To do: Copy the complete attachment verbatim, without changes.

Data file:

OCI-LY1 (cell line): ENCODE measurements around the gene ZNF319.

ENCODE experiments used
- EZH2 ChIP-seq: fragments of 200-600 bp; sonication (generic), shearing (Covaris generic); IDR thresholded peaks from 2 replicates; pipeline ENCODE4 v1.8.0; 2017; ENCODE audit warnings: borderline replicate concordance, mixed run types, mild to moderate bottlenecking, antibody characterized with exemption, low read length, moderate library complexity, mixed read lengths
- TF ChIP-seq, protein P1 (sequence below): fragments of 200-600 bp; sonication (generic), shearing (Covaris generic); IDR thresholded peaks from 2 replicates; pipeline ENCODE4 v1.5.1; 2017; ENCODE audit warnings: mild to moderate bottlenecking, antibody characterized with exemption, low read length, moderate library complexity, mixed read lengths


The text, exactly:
OCI-LY1 (cell line): ENCODE measurements around the gene ZNF319.

ENCODE experiments used
- EZH2 ChIP-seq: fragments of 200-600 bp; sonication (generic), shearing (Covaris generic); IDR thresholded peaks from 2 replicates; pipeline ENCODE4 v1.8.0; 2017; ENCODE audit warnings: borderline replicate concordance, mixed run types, mild to moderate bottlenecking, antibody characterized with exemption, low read length, moderate library complexity, mixed read lengths
- TF ChIP-seq, protein P1 (sequence below): fragments of 200-600 bp; sonication (generic), shearing (Covaris generic); IDR thresholded peaks from 2 replicates; pipeline ENCODE4 v1.5.1; 2017; ENCODE audit warnings: mild to moderate bottlenecking, antibody characterized with exemption, low read length, moderate library complexity, mixed read lengths